skip navigation


Register for Latest Research

Stay Informed
Register with NCJRS to receive NCJRS's biweekly e-newsletter JUSTINFO and additional periodic emails from NCJRS and the NCJRS federal sponsors that highlight the latest research published or sponsored by the Office of Justice Programs.

NCJRS Abstract

The document referenced below is part of the NCJRS Virtual Library collection. To conduct further searches of the collection, visit the Virtual Library. See the Obtain Documents page for direction on how to access resources online, via mail, through interlibrary loans, or in a local library.


NCJ Number: 120810 Find in a Library
Title: Where Do I Start? A Parents' Guide for Talking to Teens About Acquaintance Rape
Author(s): P Bateman; G Stringer
Date Published: 1984
Page Count: 51
Sponsoring Agency: Bishop (E.K. and Lillian F.) Foundation
Seattle, WA 98124
Junior League of Seattle
Seattle, WA 98112
Kendall/ Hunt Publishing Co
Dubuque, IA 52004
Northwest Area Foundation
St Paul, MN 55101
Skinner Foundation
Seattle, WA 98101
Publication Number: ISBN 0-8403-3493-1
Sale Source: Kendall/ Hunt Publishing Co
4050 Westmark Drive
P.O. Box 1840
Dubuque, IA 52004
United States of America
Type: Citizen Involvement Material
Language: English
Country: United States of America
Annotation: During the teenage years when children experiment with their own independence, the most important thing parents can do is to give teenagers the skills to protect themselves against many social problems, such as sexual assault and acquaintance rape.
Abstract: Parents often have a sense of helplessness when it comes to teenagers, feeling that they must frequently stand by and let children make their own mistakes. Talking to teenagers about sexual assault can be particularly difficult, since both teenagers and parents are sometimes embarrassed to discuss the subject of sex. A continuum model of sexual exploitation, coercion, and assault is probably the most helpful to teenagers in understanding what acquaintance rape is. This model encompasses mutual sexual exploration, persuasion of a reluctant partner, exploitative sexual activity, sexual coercion, sexual harassment, and sexual assault. Teenage boys learn to view sexual activity as an end in itself, while teenage girls learn that it is important to have a boyfriend. Differences between boys and girls in learning sexuality lead to some confusion and lack of communication that may contribute to exploitation, coercion, and acquaintance rape. The importance of open communication between parents and teenagers and parental respect for teenagers' capabilities is stressed. A positive approach to parent-teenager discussions is recommended, considering how social pressures and the media affect teenagers' lives. Consideration is given to fears and issues in sexual assault reporting, single parents of teenagers, teenagers who were victimized in their earlier years, and parents who are former victims. Resources to enhance parent and teenage understanding of sexuality, sexual assault, and communication are noted.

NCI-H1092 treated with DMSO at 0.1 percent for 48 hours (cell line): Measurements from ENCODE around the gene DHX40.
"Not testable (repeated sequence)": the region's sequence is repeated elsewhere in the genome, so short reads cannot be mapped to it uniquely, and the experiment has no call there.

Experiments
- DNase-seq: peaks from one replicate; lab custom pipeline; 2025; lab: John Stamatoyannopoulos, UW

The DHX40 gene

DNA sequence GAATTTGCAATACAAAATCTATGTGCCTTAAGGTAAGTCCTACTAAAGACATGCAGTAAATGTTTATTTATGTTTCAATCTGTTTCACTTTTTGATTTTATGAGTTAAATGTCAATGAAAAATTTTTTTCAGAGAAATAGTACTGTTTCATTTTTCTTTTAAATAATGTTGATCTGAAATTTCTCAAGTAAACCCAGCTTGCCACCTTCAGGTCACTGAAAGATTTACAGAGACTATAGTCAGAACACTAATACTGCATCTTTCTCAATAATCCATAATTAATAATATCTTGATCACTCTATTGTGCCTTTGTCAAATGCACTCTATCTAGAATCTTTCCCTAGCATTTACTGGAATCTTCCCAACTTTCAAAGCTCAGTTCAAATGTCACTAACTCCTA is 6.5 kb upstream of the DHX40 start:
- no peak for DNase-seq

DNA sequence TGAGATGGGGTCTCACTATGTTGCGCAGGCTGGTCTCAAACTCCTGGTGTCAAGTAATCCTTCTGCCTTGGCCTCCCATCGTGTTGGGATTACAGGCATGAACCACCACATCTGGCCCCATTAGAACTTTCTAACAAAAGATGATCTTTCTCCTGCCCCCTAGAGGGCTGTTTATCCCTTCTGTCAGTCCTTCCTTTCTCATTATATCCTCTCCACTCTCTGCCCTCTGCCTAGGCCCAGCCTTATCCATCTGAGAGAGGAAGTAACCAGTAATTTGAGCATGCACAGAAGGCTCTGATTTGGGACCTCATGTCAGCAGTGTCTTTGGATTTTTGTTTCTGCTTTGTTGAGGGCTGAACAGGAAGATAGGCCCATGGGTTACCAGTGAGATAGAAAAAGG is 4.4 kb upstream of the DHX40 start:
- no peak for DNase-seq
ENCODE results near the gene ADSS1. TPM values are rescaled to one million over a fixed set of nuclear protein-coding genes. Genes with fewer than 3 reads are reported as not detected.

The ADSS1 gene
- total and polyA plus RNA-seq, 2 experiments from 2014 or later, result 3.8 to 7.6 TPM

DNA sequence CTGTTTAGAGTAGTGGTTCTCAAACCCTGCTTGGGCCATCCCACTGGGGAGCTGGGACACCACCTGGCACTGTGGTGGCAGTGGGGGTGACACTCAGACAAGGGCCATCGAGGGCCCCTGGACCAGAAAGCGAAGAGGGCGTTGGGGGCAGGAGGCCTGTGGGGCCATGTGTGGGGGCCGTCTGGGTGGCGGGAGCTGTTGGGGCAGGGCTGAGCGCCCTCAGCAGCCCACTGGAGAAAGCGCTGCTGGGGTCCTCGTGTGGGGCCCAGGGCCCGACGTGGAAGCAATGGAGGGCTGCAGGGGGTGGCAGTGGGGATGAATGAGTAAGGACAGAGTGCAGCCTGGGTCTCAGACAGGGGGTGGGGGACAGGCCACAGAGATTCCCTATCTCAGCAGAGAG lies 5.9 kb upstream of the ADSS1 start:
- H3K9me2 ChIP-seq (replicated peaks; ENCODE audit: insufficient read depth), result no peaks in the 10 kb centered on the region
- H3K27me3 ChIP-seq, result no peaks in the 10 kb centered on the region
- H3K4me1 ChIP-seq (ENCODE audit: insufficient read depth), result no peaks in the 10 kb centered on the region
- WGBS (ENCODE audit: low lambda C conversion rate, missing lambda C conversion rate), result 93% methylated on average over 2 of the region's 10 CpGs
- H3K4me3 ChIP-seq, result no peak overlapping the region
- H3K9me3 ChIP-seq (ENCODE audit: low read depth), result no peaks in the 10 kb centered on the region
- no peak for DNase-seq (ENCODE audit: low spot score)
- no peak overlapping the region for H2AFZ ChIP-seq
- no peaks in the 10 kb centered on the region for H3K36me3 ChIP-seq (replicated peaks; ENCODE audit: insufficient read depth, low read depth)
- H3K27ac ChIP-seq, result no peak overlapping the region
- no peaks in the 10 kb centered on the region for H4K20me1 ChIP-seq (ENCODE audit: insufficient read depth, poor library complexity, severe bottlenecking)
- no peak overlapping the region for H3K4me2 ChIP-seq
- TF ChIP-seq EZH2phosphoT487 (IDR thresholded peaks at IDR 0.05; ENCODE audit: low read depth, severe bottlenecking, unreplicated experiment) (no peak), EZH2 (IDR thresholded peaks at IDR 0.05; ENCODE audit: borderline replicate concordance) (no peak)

Main Term(s): Acquaintance rape; Sexually abused adolescents
Index Term(s): Child Sexual Abuse; Crime prevention education; Parent education; Sexual assault victims
To cite this abstract, use the following link:

*A link to the full-text document is provided whenever possible. For documents not available online, a link to the publisher's website is provided. Tell us how you use the NCJRS Library and Abstracts Database - send us your feedback.